TROY, Mo. — A ninth-grade eastern Missouri girl was arrested on suspicion of bullying another girl through a Web site, school district officials and police said Wednesday. She also faces school disciplinary measures.
The girl is a student at Troy Buchanan High School in Lincoln County, about 60 miles north of St. Louis. District spokeswoman April Huddleston would not say how the girl was disciplined, citing privacy laws. But Huddleston said the discipline could include expulsion.
Huddleston said the victim went to school authorities, who alerted the Lincoln County Sheriff's Department. The girl was arrested Oct. 8, said Sheriff's Lt. Andy Binder, although he would not say whether the girl had been released.
Binder also would not discuss if charges would be filed, but said the girl could be charged with harassment.
The Lincoln County prosecutor did not return phone calls seeking comment.
Binder said the girl created a Web site with a name that included the other girl's name and explicit language. He did not have specific details on what the site said, but it included photos, comments and a poll about the other girl. It has since been taken down.
"It was a very aggressive Web site when it comes to harassment," Binder said.
Missouri legislators passed a cyberbullying law after the 2006 suicide of 13-year-old Megan Meier of St. Charles County. Meier killed herself after an Internet hoax that drew international attention.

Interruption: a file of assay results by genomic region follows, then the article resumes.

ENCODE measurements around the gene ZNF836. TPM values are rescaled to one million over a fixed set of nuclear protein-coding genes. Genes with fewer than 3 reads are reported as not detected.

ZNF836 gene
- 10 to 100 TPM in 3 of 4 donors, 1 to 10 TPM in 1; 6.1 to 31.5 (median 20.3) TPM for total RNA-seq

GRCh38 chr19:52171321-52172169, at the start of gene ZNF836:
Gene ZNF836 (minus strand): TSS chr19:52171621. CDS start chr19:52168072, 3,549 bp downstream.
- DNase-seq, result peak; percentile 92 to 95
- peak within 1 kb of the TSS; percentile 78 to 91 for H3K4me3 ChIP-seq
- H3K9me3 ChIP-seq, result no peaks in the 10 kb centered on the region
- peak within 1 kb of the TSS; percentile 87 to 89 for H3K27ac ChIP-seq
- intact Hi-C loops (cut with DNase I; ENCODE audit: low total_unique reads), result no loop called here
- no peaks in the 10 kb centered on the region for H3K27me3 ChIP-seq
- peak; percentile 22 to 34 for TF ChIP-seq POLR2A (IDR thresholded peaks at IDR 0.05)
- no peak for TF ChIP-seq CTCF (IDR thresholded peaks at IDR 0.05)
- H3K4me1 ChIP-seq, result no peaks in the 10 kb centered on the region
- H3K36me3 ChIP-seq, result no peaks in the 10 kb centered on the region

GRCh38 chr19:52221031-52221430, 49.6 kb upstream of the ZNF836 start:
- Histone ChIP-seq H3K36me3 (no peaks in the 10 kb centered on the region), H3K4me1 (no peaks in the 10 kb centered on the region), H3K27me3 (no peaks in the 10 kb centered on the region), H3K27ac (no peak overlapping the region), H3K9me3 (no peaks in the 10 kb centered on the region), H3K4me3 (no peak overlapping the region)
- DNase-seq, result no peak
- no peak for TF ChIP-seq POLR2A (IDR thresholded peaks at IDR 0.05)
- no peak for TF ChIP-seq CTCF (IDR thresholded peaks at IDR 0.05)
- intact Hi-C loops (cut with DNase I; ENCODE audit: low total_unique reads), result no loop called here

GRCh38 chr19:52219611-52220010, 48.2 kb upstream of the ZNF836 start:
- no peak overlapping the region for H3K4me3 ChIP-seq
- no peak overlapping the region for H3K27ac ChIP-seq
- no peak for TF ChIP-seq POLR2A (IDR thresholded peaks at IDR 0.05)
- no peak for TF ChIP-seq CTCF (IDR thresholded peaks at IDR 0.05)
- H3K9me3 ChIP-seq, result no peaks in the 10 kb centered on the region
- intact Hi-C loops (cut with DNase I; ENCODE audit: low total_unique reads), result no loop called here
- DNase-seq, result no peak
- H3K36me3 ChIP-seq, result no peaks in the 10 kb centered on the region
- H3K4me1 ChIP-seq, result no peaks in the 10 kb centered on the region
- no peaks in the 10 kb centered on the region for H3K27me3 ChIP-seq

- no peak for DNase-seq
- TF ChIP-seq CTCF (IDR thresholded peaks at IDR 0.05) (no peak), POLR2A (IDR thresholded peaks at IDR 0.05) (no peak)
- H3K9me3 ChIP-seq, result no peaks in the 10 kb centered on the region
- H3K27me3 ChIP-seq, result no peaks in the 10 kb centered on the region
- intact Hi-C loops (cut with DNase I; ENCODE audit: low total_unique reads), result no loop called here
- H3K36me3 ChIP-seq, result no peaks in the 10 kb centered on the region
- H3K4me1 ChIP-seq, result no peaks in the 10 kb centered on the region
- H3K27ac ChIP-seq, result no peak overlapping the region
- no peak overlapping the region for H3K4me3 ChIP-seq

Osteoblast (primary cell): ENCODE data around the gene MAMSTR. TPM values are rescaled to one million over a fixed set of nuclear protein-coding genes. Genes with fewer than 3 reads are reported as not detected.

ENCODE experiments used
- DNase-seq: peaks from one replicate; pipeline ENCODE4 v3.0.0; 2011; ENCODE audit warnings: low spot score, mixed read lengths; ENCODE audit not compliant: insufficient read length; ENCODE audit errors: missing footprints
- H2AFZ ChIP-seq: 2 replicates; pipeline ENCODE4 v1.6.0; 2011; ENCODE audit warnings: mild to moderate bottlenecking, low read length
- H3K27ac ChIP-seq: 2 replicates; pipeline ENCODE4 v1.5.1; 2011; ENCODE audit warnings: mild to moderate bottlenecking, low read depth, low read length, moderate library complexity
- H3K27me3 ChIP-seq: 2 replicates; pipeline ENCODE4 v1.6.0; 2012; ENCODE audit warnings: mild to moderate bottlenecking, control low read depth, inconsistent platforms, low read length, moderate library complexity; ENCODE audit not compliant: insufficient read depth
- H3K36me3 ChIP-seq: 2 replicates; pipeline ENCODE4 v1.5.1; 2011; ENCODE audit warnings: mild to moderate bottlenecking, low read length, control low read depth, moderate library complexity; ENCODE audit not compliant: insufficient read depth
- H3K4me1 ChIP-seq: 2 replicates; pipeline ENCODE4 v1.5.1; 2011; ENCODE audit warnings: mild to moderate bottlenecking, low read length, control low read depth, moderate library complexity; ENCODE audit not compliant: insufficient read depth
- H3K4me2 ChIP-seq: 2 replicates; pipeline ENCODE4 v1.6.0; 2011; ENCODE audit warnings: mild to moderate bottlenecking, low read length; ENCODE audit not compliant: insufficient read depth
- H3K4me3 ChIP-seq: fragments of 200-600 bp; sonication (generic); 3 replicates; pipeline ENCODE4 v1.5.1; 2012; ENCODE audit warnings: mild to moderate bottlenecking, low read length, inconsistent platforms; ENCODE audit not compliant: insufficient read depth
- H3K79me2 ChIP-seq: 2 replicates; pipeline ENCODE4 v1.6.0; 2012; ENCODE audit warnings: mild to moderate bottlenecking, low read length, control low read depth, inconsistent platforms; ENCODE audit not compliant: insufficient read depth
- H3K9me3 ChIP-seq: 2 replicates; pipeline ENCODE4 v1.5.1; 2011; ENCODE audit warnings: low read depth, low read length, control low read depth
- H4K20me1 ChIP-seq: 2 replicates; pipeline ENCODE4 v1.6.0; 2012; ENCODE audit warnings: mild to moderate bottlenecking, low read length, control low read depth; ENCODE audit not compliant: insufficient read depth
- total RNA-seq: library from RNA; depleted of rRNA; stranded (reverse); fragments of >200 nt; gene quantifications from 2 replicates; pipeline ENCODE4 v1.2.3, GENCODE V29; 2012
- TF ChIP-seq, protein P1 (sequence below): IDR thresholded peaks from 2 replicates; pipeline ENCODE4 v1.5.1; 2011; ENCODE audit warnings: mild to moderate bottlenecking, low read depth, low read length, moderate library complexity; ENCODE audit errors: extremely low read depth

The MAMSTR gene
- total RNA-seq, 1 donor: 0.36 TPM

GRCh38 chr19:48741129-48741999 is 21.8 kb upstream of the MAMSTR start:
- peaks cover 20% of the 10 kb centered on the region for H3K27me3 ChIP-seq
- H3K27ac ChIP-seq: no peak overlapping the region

Binder said that law would not apply in this case because both the suspect and the victim are juveniles. He did not know the suspect's specific age. The new law prohibits adults from cyber harassment of children.
Under the harassment law that took effect in August 2008, a cyberbullying offense can become a felony if a victim is 17 or younger and the suspect 21 or older.
The first person charged under the new law was 40-year-old Elizabeth Thrasher, also of St. Charles County. She was accused in August of posting photos and personal information about a 17-year-old girl on the "Casual Encounters" Section of Craigslist after an Internet argument. The posting included the teen's picture, e-mail address and cell phone number and suggested the girl was seeking a sexual encounter.
In the Meier case, an adult neighbor, Lori Drew, her daughter and a friend were linked to a MySpace page concocted to appear to be that of a teenage boy. "Josh" initially flirted with Megan but then made hurtful comments shortly before she hanged herself.
A jury in California, where MySpace has its servers, found Drew guilty of three federal misdemeanors, but a judge overturned the verdicts and acquitted her.
Huddleston said Megan's mother, Tina Meier, spoke out against bullying during an assembly last year at the middle school where the suspect attended at the time.
An "Anti-Bullying Week" is planned for Troy's ninth graders later this month. Huddleston said the week was planned before the allegations in the case surfaced.